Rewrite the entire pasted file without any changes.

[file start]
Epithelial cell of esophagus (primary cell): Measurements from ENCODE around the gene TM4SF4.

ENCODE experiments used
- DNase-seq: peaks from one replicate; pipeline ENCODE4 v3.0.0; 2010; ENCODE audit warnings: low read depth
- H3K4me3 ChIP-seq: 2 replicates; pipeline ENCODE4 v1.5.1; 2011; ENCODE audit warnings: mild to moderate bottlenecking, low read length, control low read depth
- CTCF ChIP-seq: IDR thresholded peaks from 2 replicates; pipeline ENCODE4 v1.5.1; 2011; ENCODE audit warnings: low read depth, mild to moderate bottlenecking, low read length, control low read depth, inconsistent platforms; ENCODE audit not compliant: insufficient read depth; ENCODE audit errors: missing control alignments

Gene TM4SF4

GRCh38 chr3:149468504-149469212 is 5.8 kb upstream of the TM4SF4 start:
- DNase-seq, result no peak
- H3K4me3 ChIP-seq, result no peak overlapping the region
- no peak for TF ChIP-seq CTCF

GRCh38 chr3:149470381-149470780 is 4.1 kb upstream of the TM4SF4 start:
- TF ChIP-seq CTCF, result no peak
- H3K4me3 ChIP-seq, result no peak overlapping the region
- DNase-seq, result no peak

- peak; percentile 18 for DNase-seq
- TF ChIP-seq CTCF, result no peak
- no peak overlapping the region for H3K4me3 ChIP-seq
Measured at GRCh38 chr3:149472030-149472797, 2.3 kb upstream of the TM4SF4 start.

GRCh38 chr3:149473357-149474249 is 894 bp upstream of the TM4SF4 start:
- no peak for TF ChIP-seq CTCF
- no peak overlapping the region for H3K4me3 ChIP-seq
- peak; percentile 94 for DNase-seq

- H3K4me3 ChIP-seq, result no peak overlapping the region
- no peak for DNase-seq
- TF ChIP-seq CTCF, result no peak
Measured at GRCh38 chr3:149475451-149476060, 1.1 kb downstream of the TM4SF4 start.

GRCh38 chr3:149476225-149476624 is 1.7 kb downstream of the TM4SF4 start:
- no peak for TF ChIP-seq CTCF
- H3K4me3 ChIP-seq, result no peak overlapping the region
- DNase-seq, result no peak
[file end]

Epithelial cell of esophagus (primary cell): Measurements from ENCODE around the gene TM4SF4.

ENCODE experiments used
- DNase-seq: peaks from one replicate; pipeline ENCODE4 v3.0.0; 2010; ENCODE audit warnings: low read depth
- H3K4me3 ChIP-seq: 2 replicates; pipeline ENCODE4 v1.5.1; 2011; ENCODE audit warnings: mild to moderate bottlenecking, low read length, control low read depth
- CTCF ChIP-seq: IDR thresholded peaks from 2 replicates; pipeline ENCODE4 v1.5.1; 2011; ENCODE audit warnings: low read depth, mild to moderate bottlenecking, low read length, control low read depth, inconsistent platforms; ENCODE audit not compliant: insufficient read depth; ENCODE audit errors: missing control alignments

Gene TM4SF4

GRCh38 chr3:149468504-149469212 is 5.8 kb upstream of the TM4SF4 start:
- DNase-seq, result no peak
- H3K4me3 ChIP-seq, result no peak overlapping the region
- no peak for TF ChIP-seq CTCF

GRCh38 chr3:149470381-149470780 is 4.1 kb upstream of the TM4SF4 start:
- TF ChIP-seq CTCF, result no peak
- H3K4me3 ChIP-seq, result no peak overlapping the region
- DNase-seq, result no peak

- peak; percentile 18 for DNase-seq
- TF ChIP-seq CTCF, result no peak
- no peak overlapping the region for H3K4me3 ChIP-seq
Measured at GRCh38 chr3:149472030-149472797, 2.3 kb upstream of the TM4SF4 start.

GRCh38 chr3:149473357-149474249 is 894 bp upstream of the TM4SF4 start:
- no peak for TF ChIP-seq CTCF
- no peak overlapping the region for H3K4me3 ChIP-seq
- peak; percentile 94 for DNase-seq

- H3K4me3 ChIP-seq, result no peak overlapping the region
- no peak for DNase-seq
- TF ChIP-seq CTCF, result no peak
Measured at GRCh38 chr3:149475451-149476060, 1.1 kb downstream of the TM4SF4 start.

GRCh38 chr3:149476225-149476624 is 1.7 kb downstream of the TM4SF4 start:
- no peak for TF ChIP-seq CTCF
- H3K4me3 ChIP-seq, result no peak overlapping the region
- DNase-seq, result no peak